The next byte is P1, which specifies “Selection Control”, the table in the specification outlines all the possible options, but we’ll use 00 as our value, meaning we’ll “Select DF, EF or MF by file id”.
The next byte P2 specifies more selection options, we’ll use “First or only occurrence” which is represented by 00.
The Lc byte defines the length of the data (file id) we’re going to give in the subsequent bytes, we’ve got a two byte File ID so we’ll specify 2 (represented by 02).
Finally we have the Data field, where we specify the file ID we want to select, for the example we’ll select the Master File (MF) which has the file ID ‘3F00‘, so that’s the hex value we’ll use.
So let’s break this down;
Class bytes – Coding options
A0 (ISO 7816-4 coding)
Instruction (Command) to be called
Parameter 1 – Selection Control (Limit search options)
00 (Select by File ID)
Parameter 1 – More selection options
00 (First occurrence)
Length of Data
02 (2 bytes of data to come)
File ID of the file to Select
3F00 (File ID of master file)
So that’s our APDU encoded, it’s final value will be A0 A4 00 00 02 3F00
So there we have it, a valid APDU to select the Master File.
In the next post we’ll put all this theory into practice and start interacting with a real life SIM cards using PySIM, and take a look at the APDUs with Wireshark.
The pins on the terminal / card reader are arranged so that when inserting a card, the ground contact is the first contact made with the reader, this clever design consideration to protect the card and the reader from ESD damage.
When Smart Cards were selected for use in GSM for authenticating subscribers, all smart cards operated at 5v. However as mobile phones got smaller, the operating voltage range became more limited, the amount of space inside the handset became a premium and power efficiency became imperative. The 5v supply for the SIM became a difficult voltage to provide (needing to be buck-boosted) so lower 3v operation of the cards became a requirement, these cards are referred to as “Class B” cards. This has since been pushed even further to 1.8v for “Class C” cards.
If you found a SIM from 1990 it’s not going to operate in a 1.8v phone, but it’s not going to damage the phone or the card.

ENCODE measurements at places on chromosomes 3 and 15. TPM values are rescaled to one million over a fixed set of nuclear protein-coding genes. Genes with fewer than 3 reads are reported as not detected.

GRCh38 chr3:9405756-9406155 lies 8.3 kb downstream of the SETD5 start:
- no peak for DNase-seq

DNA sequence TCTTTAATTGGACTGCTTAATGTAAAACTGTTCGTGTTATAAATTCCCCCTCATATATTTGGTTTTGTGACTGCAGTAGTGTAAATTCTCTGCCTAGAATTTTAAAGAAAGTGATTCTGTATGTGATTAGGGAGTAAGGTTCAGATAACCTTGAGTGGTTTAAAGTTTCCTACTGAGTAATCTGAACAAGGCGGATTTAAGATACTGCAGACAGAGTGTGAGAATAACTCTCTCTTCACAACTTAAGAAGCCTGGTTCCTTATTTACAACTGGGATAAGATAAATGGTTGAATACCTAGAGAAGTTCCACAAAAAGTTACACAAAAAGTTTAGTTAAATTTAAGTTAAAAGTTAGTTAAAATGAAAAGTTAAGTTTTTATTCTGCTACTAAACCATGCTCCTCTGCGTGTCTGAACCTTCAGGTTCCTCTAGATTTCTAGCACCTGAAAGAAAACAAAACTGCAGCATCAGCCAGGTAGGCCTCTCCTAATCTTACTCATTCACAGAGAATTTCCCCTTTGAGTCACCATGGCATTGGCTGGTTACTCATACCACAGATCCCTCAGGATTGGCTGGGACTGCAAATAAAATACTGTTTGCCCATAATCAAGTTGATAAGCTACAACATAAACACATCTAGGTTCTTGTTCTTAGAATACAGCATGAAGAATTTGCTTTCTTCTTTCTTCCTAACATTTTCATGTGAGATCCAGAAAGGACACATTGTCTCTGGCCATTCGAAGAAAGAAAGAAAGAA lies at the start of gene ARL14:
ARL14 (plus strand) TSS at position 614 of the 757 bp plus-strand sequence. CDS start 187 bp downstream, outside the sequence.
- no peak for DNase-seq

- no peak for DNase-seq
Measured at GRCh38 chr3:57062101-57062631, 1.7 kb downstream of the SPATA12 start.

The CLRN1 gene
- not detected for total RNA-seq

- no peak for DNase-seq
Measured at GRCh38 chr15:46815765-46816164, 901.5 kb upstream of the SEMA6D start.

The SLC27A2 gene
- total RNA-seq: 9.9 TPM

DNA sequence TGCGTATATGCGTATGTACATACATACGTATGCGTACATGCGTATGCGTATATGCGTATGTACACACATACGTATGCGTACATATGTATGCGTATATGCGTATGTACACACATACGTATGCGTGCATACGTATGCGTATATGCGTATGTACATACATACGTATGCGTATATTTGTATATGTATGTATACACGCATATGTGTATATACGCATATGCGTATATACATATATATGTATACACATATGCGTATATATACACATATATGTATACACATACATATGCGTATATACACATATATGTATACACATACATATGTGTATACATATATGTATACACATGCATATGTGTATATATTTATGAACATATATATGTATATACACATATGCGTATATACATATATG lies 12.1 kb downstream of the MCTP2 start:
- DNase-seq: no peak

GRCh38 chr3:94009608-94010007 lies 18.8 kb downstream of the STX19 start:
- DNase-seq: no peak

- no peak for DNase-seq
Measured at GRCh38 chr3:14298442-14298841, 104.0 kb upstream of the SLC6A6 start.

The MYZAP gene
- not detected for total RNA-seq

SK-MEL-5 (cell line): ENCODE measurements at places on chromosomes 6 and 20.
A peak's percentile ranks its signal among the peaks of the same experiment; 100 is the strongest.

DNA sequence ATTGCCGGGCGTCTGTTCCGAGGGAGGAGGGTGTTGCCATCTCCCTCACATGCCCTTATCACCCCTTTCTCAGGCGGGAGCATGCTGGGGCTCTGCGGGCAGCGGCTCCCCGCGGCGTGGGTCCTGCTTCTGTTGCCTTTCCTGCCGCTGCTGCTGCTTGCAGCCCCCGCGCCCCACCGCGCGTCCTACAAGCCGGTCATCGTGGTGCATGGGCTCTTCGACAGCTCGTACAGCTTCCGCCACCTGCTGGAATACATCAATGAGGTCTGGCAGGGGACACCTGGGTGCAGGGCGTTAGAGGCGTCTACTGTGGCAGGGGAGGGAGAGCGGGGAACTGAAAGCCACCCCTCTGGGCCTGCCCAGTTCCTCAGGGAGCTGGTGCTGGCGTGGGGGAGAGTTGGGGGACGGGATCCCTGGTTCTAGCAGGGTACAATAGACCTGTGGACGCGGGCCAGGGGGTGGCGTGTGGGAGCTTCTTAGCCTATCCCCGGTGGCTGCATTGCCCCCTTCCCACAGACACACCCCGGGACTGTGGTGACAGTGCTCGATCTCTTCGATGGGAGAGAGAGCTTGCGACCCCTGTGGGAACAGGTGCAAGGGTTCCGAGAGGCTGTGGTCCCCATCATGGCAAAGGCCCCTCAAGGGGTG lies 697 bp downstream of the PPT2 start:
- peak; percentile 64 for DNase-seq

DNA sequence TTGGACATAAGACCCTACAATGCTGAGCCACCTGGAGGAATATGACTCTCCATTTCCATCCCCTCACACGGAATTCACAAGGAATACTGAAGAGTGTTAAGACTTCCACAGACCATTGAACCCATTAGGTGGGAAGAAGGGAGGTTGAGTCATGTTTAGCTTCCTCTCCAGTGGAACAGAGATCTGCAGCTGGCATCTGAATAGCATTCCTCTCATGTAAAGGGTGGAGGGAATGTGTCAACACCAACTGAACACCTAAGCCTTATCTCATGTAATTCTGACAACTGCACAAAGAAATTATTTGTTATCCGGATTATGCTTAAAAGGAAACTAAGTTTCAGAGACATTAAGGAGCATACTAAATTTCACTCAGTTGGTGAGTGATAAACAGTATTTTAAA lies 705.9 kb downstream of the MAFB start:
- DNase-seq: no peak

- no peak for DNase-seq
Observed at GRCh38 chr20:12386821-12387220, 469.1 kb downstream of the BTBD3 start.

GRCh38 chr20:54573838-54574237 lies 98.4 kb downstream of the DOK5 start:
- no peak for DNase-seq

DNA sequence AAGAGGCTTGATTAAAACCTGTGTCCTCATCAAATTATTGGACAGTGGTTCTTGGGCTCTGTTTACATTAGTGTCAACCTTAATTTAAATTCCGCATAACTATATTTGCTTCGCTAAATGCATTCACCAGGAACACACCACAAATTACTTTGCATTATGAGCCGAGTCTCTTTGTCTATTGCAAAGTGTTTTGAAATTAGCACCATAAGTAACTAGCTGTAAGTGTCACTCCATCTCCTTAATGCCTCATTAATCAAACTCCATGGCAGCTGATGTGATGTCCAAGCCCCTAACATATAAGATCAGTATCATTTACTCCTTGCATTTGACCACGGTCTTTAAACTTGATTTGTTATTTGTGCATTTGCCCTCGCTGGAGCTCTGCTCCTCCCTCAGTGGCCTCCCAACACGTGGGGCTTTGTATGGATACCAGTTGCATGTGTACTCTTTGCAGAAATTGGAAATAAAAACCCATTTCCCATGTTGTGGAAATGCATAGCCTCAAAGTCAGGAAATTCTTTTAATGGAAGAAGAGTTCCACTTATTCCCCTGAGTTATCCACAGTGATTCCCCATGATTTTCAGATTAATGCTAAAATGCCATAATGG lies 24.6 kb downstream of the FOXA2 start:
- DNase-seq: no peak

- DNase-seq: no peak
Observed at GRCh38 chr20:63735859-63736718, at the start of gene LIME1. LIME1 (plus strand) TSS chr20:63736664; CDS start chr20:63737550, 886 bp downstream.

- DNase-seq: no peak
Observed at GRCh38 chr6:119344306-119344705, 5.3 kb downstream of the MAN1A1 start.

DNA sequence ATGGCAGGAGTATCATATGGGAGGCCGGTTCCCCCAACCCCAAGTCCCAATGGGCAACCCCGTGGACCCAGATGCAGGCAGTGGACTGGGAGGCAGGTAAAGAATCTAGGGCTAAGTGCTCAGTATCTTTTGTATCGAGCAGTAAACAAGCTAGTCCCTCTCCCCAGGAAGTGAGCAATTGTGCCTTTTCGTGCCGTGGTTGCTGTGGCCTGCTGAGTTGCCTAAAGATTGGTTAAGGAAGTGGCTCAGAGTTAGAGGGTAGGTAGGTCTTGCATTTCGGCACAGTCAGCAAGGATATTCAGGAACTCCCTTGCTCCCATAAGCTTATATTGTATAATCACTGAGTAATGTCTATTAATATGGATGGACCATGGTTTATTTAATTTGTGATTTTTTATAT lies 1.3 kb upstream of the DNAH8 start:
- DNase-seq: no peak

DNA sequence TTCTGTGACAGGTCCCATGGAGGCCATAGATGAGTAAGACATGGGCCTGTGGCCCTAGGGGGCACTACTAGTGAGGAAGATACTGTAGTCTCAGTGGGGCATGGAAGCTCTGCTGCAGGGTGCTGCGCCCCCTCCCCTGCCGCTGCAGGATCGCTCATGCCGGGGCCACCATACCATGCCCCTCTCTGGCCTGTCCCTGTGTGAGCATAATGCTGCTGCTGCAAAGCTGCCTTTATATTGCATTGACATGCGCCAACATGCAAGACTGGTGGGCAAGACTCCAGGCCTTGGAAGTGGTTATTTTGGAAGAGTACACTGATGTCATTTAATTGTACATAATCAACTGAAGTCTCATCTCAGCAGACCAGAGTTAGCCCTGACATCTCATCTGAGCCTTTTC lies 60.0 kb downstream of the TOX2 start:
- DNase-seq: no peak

The same luckily goes in reverse, a card designed for 1.8v put into a phone from 1990 will work just fine at 5v.
This is thanks to the class flag in the ATR response, which we’ll cover later on.
As we’re sharing one I/O pin for TX and RX, clocking is important for synchronising the card and the reader. But when smart cards were initially designed the clock pin on the card also served as the clock for the micro controller it contained, as stable oscillators weren’t available in such a tiny form factor. Modern cards implement their own clock, but the clock pin is still required for synchronising the communication.
The I/O pin is used for TX & RX between the terminal/phone/card reader and the Smart Card / SIM card. Having only one pin means the communications is half duplex – with the Terminal then the card taking it in turns to transmit.
Resets the card’s communications with the terminal.
So a single smart card can run multiple applications, the “SIM” is just an application, as is USIM, ISIM and any other applications on the card.
These applications are arranged on a quasi-filesystem, with 3 types of files which can be created, read updated or deleted. (If authorised by the card.)
Because the file system is very basic, and somewhat handled like a block of contiguous storage, you often can’t expand a file – when it is created the required number of bytes are allocated to it, and no more can be added, and if you add file A, B and C, and delete file B, the space of file B won’t be available to be used until file C is deleted.
This is why if you cast your mind back to when contacts were stored on your phone’s SIM card, you could only have a finite number of contacts – because that space on the card had been allocated for contacts, and additional space can no longer be allocated for extra contacts.
So let’s take a look at our 3 file types:
MF (Master File)
The MF is like the root directory in Linux, under it contains all the files on the card.
DF (Dedciated File)
An dedicated file (DF) is essentially a folder – they’re sometimes (incorrectly) referred to as Directory Files (which would be a better name).